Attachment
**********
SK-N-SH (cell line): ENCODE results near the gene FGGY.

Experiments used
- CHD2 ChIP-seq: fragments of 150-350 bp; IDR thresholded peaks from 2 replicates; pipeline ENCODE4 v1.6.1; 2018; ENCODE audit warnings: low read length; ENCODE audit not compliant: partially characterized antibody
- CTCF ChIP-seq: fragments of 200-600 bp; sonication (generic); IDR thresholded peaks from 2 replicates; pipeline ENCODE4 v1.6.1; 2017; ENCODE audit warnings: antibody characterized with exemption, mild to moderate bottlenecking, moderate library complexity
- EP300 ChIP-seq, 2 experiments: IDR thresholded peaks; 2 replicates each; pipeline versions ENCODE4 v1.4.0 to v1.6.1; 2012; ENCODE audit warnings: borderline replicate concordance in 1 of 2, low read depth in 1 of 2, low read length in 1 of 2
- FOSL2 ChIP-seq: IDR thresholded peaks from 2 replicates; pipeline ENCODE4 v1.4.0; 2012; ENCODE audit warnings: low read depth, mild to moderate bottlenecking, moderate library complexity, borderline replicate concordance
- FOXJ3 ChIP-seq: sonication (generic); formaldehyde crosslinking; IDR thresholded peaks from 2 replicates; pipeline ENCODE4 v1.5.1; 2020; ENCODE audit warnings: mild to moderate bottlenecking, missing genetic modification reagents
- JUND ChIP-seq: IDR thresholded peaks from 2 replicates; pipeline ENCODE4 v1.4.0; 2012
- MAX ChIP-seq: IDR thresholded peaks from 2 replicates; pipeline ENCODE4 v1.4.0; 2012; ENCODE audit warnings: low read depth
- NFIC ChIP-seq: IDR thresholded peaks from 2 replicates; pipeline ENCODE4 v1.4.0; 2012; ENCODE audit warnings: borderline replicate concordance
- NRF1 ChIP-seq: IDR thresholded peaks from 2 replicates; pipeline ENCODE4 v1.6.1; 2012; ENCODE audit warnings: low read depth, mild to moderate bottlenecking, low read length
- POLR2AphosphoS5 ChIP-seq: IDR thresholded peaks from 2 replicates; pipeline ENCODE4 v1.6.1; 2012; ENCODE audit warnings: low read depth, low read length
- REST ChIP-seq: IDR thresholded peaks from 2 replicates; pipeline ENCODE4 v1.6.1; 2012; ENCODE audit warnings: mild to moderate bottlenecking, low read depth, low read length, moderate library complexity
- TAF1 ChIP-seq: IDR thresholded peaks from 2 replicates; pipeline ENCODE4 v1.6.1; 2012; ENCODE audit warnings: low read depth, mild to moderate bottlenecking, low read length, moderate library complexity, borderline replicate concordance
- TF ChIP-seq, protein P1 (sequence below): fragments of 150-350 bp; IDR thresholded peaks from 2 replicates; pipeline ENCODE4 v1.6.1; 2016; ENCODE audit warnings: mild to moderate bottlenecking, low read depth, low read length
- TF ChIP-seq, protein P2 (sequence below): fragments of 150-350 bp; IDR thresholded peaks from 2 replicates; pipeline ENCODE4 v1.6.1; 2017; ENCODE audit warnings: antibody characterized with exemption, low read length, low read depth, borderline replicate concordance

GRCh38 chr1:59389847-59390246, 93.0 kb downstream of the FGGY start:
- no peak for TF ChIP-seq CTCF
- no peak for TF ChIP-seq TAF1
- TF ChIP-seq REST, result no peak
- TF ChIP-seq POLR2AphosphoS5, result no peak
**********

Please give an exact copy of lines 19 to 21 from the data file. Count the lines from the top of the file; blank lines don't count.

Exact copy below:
- no peak for TF ChIP-seq TAF1
- TF ChIP-seq REST, result no peak
- TF ChIP-seq POLR2AphosphoS5, result no peak